When the French do romance on film, it’s not just rom com-mon, it’s l’amour! Here is a selection of our favourite romantic French films, as voted for by members of FrenchFilmClub.com – the new online community for fans of French cinema.
La Belle et La Bête (1946)
Beautiful, poetic, sensual, romantic, passionate, magical – this is the ultimate love story fairy tale/fantasy where “love wins the day,” leaving you with a warm fuzzy glow.
Romantic love, inner beauty and obsessive love are the themes in Jean Cocteau’s re-telling of the Beauty and the Beast. Shot in sumptuous black and white, it stars Jean Marais as the Beast and Josette Day as Beauty and together they are outstanding. The enchanting and poetic castle scenes full of magic and imagination the active is tremendous and the humour enchanting.
This film is quite simply one of the greatest French films of all time and equally one of the most stunning pieces of fantasy-cinema ever produced. It is also, of course, one of the most charming and realised love stories ever filmed.
Umbrellas of Cherbourg (1964)
This is a musical, in fact, like an opera, every word is sung. But don’t let that put you off! For, Umbrellas is a film that will melt the ice in the coldest of hearts. This is a ravishing spectacle that is simply so joyful and moving all at the same time, that it is pure romantic heaven.
The film takes place in 1957, in Cherbourg. Geneviève (Catherine Deneuve) is in love with Guy, (Nino Castelnuovo) a mechanic working in a local garage. But, when her mother discovers their relationship, she is not at all happy. Guy is called up for military service and Geneviève is devastated. The night before Guy leaves, they pledge their undying love for one another.
Geneviève discovers she’s pregnant, but when she writes to Guy, his lack of response makes her believe she has been abandoned. Encouraged by her mother, she is forced to consider her options. When Guy returns from the war, he finds it hard to adjust to civilian life and his life takes a nosedive. Will he manage to turn things around? Will he and Geneviève find happiness, together or apart? Tissues will be required.
Cyrano de Begerac (1990)
There have been numerous film versions of the story of Cyrano, the man with an over-sized nose, and his burning love for Roxanne, but Gerard Depardieu’s portrayal is by far and away the most romantic and passionate.
Colourful, comedic and full of great lines, this Cyrano is exuberant, bustling and full of energy and brimming with romance.
Despite himself being smitten with the beautiful Roxanne, (Anne Brochet), Cyrano unselfishly helps his handsome (but ultimately too-shallow) friend Vincent Perez woo the object of his affection. He pens love letters and poems baring his heart and soul, on behalf of his friend, helping to bring them together, whilst putting his own desires to one side.
It is the way Roxanne realises too late who the real author of these wonderful words is and Depardieu’s heart-breaking finale that brings tears to the eyes.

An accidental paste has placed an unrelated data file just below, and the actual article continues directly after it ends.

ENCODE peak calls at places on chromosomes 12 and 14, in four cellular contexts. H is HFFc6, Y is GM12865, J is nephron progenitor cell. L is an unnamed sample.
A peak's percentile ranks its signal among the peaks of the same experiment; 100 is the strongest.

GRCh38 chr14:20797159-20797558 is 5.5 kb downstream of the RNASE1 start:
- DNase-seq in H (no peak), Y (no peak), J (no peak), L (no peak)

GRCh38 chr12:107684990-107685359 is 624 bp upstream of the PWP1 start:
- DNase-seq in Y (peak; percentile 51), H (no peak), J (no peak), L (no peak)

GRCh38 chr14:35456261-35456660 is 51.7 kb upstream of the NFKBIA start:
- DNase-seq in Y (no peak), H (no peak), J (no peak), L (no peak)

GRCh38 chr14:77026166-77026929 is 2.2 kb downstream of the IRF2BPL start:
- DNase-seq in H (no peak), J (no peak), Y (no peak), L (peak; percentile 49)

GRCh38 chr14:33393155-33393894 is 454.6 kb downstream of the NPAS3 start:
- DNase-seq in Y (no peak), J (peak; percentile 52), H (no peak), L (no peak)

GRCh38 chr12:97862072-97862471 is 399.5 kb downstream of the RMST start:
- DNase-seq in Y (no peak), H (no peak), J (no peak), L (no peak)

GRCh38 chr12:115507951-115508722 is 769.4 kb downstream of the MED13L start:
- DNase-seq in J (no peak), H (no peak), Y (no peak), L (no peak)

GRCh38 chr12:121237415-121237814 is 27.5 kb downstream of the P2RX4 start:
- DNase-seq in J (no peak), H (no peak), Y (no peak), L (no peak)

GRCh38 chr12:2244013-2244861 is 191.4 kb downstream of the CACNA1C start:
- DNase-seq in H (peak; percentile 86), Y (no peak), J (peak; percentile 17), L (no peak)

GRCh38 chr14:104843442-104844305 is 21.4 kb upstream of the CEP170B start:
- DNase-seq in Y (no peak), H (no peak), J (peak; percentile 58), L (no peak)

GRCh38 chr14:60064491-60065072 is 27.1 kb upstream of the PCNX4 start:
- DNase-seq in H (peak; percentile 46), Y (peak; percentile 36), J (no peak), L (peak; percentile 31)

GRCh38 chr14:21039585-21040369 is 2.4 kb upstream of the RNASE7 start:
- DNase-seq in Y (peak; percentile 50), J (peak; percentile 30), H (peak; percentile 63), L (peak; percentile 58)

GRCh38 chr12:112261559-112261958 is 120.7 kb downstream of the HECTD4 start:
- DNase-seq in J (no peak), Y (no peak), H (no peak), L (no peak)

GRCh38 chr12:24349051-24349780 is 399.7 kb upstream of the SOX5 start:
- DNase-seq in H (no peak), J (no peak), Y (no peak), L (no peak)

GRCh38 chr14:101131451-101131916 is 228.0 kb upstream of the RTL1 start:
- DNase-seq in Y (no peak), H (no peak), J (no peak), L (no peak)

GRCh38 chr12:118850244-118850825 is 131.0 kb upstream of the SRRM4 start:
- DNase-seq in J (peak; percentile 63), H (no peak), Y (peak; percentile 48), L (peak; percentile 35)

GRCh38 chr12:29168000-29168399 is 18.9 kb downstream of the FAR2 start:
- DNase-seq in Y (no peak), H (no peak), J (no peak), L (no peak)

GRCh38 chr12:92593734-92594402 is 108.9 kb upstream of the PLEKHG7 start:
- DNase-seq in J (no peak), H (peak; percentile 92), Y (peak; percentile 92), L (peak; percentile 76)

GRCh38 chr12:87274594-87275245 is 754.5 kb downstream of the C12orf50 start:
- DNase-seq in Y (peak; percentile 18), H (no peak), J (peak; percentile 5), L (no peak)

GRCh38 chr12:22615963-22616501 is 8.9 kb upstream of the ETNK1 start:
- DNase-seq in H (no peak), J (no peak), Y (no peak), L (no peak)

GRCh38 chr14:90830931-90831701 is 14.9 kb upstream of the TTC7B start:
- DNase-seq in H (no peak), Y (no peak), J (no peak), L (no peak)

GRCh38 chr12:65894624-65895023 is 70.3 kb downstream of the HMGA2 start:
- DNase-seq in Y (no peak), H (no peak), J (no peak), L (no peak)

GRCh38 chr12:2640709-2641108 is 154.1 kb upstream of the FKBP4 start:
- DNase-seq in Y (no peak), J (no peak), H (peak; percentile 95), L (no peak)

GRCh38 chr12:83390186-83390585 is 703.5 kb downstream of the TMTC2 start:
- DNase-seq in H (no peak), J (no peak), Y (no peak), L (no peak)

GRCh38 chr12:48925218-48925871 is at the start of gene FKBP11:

Amélie is a much-loved, award-winning rom-com, adored for its endearing charm and lightness of touch. This is a love story with a difference, which leaves you feel uplifted on every viewing.
Amélie (Audrey Tatou) is no ordinary girl and life has dealt her curious blows. She takes pleasure in the little things, such as feasting on crèmes brûlées, skimming stones across the Seine, observing people and letting her imagination roam free. Then, at 22, she suddenly finds her purpose in life: to solve other people’s problems.
This meddling leads her to invent all sorts of strategies to intervene in the lives of the people around her. However, Amélie’s mission is rudely interrupted when she meets a strange, off-beat young man, Nino Quincampoix. Nino works shift jobs on a ghost train and in a sex shop, and collects discarded passport photos left on ground outside photo booths.
He’s desperately trying to identify the stranger whose photo keeps turning up, when his search is suddenly interrupted by his encounter with Amélie. The stage is thus set for some exquisite romance, French style.
La Délicatesse (2011)
Nathalie (Audrey Tatou- again!) has the perfect life. She’s married to the gorgeous François, has wonderful friends and a fantastic job. But in a few moments, everything changes, when her husband is hit by a car and is killed. After this tragic incident, Nathalie is completely lost. Her only way of moving on is to bury herself in work.
Then, a very strange thing happens. One day, her geeky colleague Markus, comes into her office, and completely out of the blue, as Nathalie is dreaming about Francois, she kisses him.
The characters in this film are, as the film title suggests, very delicate. Markus is endearing and emotional; his shyness makes him seem vulnerable. He is not very attractive, as people have the habit of pointing out, but Nathalie soon realises that he is full of kindness and humour.
Watching Nathalie gradually find happiness again, step by step, is very touching and is sure to leave you with a strong sense of hope. (We certainly needed the tissues at the end.)
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